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Showing posts from 2010

On Never Breathing a Sigh of Relief

Without even thinking about it, I did something that one of my favorite gurus suggested I never do, and that's "breathe a sigh of relief." This past weekend was a very busy one for me - all good stuff, but busy.  Saturday morning, my wife and I took our kids to the Ohio Renaissance Festival and had a great time.  Saturday afternoon, I went to help set up for the Sunday morning Walk Now for Autism Speaks event.  Sunday was the event, and then Sunday afternoon I was a speaker on bike commuting at the 10/10/10 Work Party at the Unitarian Universalist Congregation in Reynoldsburg, Ohio .  It was all great stuff and I got to share a lot of wonderful experiences with people all weekend. Then Sunday night, before going to bed, I posted this on my Facebook page . Wow...survived the weekend. Ohio Renaissance Festival, setting up and participating in the Walk Now for Autism Speaks, and speaking on Bike Commuting at the great 10/10/10 event in Reynoldsburg. I'm whooped, bu

On Having More Hope For My Autistic Son Than Ever Before

Over the weekend, the University of Notre Dame (my alma mater) was playing Purdue in the first football game of the year. I was enjoying the game, watching with my son, and then this advertisement for the University came on. Autism // Fighting For // University of Notre Dame I was moved nearly to tears to know that my alma mater was working to help Duncan with his challenges in life. Thank you, Dr. Joshua Diehl, and all your staff for the work you're doing.

On Losing A Voice For Hope Where It's Truly Needed

To continue a discussion I started on Facebook about the cancellation of Breakthrough With Tony Robbins : This saddens me. Breakthrough with Tony Robbins is a great show. It's about Tony Robbins helping people help themselves, which is what people really need to see. I mean, I like shows like Extreme Makeover: Home Edition as much as the next sap, but those shows are still about giving stuff away, period. Tony's show helps people solve their own problems and in the process gives advice on how to do it for yourself.   And it can't get an audience.   Why do you think that is? Is it because some people see Robbins as a huckster who made money on infomercials, even though his products work and are proven to do so? Or is it because people don't want to be told that they can fix their own problems?  Or is it some other reason?   Discuss.  Please. I'm really curious about this.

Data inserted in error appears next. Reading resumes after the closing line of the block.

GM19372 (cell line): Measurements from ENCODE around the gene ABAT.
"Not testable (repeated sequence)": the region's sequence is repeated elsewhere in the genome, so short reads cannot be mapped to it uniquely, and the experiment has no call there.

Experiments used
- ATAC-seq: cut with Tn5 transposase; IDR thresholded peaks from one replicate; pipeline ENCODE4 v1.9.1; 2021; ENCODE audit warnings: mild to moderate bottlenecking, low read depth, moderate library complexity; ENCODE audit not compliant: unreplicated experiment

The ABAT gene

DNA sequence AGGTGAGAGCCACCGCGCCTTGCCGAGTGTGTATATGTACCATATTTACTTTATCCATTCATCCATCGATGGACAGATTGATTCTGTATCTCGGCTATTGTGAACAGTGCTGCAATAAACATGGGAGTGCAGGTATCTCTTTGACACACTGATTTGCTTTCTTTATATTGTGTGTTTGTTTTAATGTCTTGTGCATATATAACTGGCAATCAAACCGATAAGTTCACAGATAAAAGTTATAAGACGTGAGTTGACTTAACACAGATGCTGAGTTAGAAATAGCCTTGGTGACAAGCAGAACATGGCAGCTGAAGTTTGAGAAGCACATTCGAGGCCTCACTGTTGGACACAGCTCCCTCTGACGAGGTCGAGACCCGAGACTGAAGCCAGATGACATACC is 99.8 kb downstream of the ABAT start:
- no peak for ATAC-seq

On Making Journaling Easy with OhLife

One of the best ways to help yourself to progress with personal development type goals is to keep a journal.  Keeping a daily record of things you learned, discovered, encountered, things that affected you in some way, and even the people you met is a wonderful tool for marking your progress as you move down the road of life.  It allows you to see the big changes over time as you make little changes in your daily routine, and to realize that you are indeed making progress. That being said:  I'm a HORRIBLE journaler. The basic problem is that I forget to do it.  I haven't made it a positive habit in my life yet, and for whatever reason, it's just not something that I've found a good method to make myself do it. That is, until now.  Introducing OhLife .  OhLife is a journaling website.  It's totally private, no one else can read your journal unless you give them your password.  And here's the best part:  it sends you an email every day at 8:00 pm (adjusted f

On Staying Positive - Even Under Duress